5. Nurtured Digital
Culver City, California’s Nurtured Digital spells out its design approach through some cleverly placed homepage videos; images of the company’s work appear behind large cutouts as the letters in Nurtured appear one by one. Full-page colors, large text, and a giant round cursor make for a particularly appealing page.
The website uses scrolling in a unique way. Instead of the usual downward movement effect, scrolling on the Nurtured site causes pages to slide in from various directions. Also note how the navigation menu expands to include descriptions of each page.
Be sure to click on the View Case Study links; you won’t want to miss the beautiful presentations of Nurtured’s work.
Berlin-based digital agency Plane—Site also incorporates alternative page transitions into its soothingly colorful website. Spend the extra time scrolling through the stunning 3D-shape animations on the homepage. The site contains a nifty sidebar navigation menu that responses when you scroll.
There’s a lot to read, but the site is so cool, you won’t mind hanging out for a while.
Raden wants to eliminate some of the hassles inherent in traveling. In the process, it is improving the online shopping experience as well.
The company makes two smart suitcases that come equipped with travel-easing technology built in, including two electronic device chargers, an integrated scale that monitors the bag’s weight (no more extra fees at check-in), and proximity sensors to help you track your bag’s whereabouts. All this is beautifully explained using large images and easy-to-read text.
Raden claims its suitcase design is rooted in all things simple, smooth, and smart. That certainly holds true for their website.
8. We Love Noise
We Love Noise is the website of Luke Finch, a multi-disciplinary art director from Manchester, U.K., who is currently working in San Francisco. As he does with his art, Finch takes an experimental approach to showcasing his work. A collage of images stretched across a timeline provides links to Finch’s extensive design portfolio.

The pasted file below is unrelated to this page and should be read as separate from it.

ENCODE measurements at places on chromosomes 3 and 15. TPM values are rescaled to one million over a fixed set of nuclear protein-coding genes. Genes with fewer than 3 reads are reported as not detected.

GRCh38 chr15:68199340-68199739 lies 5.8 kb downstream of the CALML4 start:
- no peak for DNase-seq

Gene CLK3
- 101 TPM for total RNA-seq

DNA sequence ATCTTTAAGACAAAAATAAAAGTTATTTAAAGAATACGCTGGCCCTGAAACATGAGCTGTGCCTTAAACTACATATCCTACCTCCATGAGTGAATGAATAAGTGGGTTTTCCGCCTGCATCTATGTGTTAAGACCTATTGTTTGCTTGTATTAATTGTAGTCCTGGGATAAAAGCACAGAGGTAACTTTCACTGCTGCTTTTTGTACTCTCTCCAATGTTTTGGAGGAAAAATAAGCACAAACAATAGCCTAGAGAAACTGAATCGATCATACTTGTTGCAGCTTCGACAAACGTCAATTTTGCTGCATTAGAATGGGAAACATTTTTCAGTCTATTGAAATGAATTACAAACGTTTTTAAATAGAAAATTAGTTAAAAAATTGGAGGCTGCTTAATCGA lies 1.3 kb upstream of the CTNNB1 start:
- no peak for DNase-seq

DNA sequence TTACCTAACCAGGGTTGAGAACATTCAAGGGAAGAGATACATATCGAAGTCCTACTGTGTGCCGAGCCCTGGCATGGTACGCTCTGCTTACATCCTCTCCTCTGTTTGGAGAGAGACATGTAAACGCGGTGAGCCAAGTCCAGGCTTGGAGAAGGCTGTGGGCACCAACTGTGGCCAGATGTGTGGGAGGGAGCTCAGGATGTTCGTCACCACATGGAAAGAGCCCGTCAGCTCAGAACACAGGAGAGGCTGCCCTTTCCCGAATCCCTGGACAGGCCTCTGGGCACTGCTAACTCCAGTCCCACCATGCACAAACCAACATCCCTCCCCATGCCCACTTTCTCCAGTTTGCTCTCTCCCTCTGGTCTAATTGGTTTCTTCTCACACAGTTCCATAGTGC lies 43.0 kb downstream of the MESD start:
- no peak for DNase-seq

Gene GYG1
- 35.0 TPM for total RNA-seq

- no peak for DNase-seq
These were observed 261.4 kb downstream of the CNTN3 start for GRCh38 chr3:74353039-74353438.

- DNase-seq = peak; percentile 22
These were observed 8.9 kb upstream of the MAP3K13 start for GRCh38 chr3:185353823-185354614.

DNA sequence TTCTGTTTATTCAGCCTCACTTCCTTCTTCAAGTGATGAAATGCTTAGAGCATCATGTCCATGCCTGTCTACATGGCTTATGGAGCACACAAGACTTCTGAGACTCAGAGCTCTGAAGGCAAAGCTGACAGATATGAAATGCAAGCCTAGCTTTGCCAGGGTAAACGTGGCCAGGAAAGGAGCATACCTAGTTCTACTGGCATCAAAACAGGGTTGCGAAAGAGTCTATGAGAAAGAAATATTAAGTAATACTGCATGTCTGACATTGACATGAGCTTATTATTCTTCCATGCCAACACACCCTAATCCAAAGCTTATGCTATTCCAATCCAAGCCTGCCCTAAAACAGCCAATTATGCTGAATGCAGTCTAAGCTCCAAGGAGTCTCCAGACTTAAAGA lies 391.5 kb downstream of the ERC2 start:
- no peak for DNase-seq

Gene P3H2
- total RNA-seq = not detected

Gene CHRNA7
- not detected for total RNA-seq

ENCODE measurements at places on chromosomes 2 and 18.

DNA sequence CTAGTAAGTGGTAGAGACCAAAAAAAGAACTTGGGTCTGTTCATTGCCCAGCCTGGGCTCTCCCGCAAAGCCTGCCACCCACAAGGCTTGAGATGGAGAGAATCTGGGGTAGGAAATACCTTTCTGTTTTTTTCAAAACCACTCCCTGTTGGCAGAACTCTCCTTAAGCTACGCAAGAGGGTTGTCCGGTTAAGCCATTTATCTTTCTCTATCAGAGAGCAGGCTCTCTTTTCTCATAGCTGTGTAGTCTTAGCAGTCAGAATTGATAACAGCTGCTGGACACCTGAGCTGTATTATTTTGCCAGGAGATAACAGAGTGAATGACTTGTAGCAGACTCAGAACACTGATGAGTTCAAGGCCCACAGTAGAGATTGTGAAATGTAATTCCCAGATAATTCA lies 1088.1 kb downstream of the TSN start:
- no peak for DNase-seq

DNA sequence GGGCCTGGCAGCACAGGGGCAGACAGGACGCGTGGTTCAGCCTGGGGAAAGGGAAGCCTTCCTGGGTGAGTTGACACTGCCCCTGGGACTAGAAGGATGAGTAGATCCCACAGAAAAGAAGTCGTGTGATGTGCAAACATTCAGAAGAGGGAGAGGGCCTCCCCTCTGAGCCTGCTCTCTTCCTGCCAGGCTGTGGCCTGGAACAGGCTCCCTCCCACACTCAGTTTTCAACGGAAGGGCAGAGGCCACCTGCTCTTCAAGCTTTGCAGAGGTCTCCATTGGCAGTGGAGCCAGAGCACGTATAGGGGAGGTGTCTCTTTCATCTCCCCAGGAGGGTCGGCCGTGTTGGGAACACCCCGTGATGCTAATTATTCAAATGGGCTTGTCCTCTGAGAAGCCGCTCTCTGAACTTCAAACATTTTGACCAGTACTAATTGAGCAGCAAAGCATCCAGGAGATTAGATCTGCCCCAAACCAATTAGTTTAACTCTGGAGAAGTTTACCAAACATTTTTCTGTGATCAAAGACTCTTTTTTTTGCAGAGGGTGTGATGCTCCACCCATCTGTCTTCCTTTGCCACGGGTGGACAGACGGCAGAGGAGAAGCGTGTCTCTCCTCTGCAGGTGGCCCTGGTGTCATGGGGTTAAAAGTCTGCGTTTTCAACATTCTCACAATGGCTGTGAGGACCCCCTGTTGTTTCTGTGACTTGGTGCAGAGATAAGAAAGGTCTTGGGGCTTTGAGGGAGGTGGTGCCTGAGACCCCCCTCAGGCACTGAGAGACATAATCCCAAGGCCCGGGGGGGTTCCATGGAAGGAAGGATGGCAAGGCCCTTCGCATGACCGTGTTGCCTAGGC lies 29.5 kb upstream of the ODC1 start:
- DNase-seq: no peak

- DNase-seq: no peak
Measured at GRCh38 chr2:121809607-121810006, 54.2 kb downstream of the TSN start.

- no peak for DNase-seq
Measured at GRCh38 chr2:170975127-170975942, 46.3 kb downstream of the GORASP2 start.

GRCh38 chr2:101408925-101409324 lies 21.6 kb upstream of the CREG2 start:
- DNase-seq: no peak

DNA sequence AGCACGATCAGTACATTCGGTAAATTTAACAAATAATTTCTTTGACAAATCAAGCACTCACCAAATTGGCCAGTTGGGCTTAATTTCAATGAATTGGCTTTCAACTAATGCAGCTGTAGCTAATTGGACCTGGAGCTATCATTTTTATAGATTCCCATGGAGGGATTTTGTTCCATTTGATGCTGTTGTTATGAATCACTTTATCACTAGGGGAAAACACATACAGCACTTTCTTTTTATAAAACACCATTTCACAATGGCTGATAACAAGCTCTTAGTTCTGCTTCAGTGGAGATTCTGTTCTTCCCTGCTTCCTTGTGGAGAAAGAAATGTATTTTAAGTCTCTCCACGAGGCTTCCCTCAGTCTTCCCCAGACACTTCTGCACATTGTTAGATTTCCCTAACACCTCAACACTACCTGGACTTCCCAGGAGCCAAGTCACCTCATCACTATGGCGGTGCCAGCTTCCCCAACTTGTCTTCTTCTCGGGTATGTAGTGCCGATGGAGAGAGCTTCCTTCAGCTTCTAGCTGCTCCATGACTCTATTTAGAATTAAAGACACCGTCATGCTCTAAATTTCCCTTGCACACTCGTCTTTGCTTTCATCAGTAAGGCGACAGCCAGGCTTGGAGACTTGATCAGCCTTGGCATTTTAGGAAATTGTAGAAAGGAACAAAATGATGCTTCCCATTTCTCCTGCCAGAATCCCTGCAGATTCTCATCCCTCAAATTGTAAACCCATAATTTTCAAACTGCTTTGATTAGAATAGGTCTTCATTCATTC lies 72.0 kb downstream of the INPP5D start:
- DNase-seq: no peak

Finch’s presentation of his work is as beautiful as the work itself. Visitors will find it hard to tear themselves away from their screens.
9. Holm Marcher & Co.
Copenhagen-based Holm Marcher & Co. is a recruitment firm specializing in marketing, communication, and digital candidates. The company’s site features large tinted photos of its principals, big bold text, and a color scheme that pops without offending. Posted jobs are shown, not in a list, but in a collection of colored text boxes—the same concept that’s used for its navigation menu.
Holm Marcher appears to know its stuff, at least when it comes to hiring qualified website designers.
10. The Cupping Room – Australia
The Cupping Room is a hip, airy cafe in Canberra, Australia that serves boutique coffee and tea. Their website serves its contents with a clicking-scrolling hybrid approach. Hover near the current page title listed at the bottom of the page, and a downward arrow encourages you to click to summon the next digital course. After a while, you get used to moving the cursor around to see where the next arrow pops us, and which direction to go next.
Of course, you could just click on the condensed menu at the top and use the expanded page listing. But where’s the mystery in that?